# Direct Substitution: Find Limits in Easy Steps

## Finding Limits with Direct Substitution Direct substitution is just what the name implies: you directly substitute a given value into a limit.

Probably the most intuitive way to find a limit is to look at a limit graphically (on a graphing calculator) or numerically (through a table). However, in some cases it’s actually easier—and faster—to find a limit with direct substitution. If you’ve ever put a specific value into an equation in algebra (like putting x = 2 into the function y = x + 10), then you have already performed direct substitution. It’s really that easy!

## When to Use Direct Substitution

Direct substitution works well when you have a simple functions with additions, subtractions, divisions, multiplications, powers and roots.

For example, this technique can work with constant functions, like:

• f(x) = 10,
• f(x) = 6,
• f(x) = 99.99.

You can also use it to find limits for linear functions, which produce straight lines in a graph; they have “x” as the input variable and the “x” has an exponent of one. Examples of linear functions are:

• f(x) = x,
• f(x) = 2x – 2,
• f(x) = x + 1.

When NOT to use direct substitution: If you plug in x-values (using the steps below) and get an indeterminate limit (either 0/0 or ∞/∞), you can’t use this technique. Use the dividing out technique for limits instead.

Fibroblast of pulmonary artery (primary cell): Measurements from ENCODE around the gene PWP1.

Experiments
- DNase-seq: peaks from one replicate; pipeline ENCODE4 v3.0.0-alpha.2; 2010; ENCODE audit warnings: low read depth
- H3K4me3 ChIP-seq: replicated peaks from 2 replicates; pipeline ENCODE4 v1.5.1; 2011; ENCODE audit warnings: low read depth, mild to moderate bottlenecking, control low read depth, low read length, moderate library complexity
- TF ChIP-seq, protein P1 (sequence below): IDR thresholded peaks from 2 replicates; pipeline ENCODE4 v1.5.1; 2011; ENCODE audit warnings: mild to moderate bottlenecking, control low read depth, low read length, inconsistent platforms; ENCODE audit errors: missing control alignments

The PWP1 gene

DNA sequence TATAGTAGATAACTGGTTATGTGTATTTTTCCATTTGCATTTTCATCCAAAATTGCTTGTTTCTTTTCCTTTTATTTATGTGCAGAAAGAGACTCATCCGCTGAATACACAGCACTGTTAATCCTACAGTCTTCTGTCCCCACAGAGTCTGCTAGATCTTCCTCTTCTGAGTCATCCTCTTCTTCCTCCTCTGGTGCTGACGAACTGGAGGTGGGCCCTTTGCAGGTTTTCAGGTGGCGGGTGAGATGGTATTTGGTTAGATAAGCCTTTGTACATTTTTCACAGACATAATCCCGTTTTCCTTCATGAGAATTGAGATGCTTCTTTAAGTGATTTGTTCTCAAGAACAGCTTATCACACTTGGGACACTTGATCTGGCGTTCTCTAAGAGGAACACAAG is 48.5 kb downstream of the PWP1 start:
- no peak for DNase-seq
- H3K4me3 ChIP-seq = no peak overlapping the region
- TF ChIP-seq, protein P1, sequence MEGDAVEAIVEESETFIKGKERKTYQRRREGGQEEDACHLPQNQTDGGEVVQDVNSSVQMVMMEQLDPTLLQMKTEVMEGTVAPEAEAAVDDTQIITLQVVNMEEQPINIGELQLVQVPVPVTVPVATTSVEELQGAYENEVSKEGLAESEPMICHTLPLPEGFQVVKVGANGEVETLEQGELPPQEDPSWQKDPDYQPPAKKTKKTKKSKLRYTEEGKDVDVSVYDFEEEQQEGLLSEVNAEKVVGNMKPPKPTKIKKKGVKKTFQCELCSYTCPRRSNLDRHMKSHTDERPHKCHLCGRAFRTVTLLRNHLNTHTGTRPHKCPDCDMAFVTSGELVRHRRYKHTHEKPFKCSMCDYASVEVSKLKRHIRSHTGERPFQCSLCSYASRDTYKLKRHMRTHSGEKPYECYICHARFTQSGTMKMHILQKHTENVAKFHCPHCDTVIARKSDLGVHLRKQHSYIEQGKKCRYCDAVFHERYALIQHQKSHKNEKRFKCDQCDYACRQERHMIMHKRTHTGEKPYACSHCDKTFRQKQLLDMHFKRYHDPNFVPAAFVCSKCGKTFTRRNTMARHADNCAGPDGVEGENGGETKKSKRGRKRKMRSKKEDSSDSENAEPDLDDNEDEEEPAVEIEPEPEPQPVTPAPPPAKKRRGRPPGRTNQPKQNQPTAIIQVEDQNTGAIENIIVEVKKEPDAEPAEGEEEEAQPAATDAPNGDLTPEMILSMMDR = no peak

## Example problem 1:

Find the limit of f(x) = 9x – 2 at x = 6.

Step 1: Make sure the function as a simple function (one of the types shown in the above image). This particular function is made up of sums, so we can use the rule.

Step 2: Substitute the “x” value (the point at which you want to find the limit) into the function. In this example, you’re looking for the limit at x = 6, so:

f(x) = 9x – 2
f(x) = 9(6) – 2
f(x) = 54 – 2
f(x) = 52

The limit of f(x) = 9x – 2 as x approaches 6 is 52.

A quick look at a graph of f(x) = 9x – 2 shows this is the correct answer: ## Example 2

Find the limit of f(x) = √(x) at x = 4

Step 1: Make sure the function as a simple function. This is a radical function, so we can use the rule.

Step 2: Substitute the “x” value into the function. In this example, you’re looking for the limit at x = 4, so:
√(4) = 2

The limit of f(x) = √(x) as x approaches 4 is 2.

## Example 3

This next example may look a little more complicated, but it isn’t: you’re still just “filling in the blanks.”

Find the limit: Step 1: Make sure the function as a simple function. This is a radical function, so we can use the rule.

Step 2: Substitute the “x” value into the function. In this example, you’re looking for the limit at x = 6, so: The limit as x approaches 6 is 4.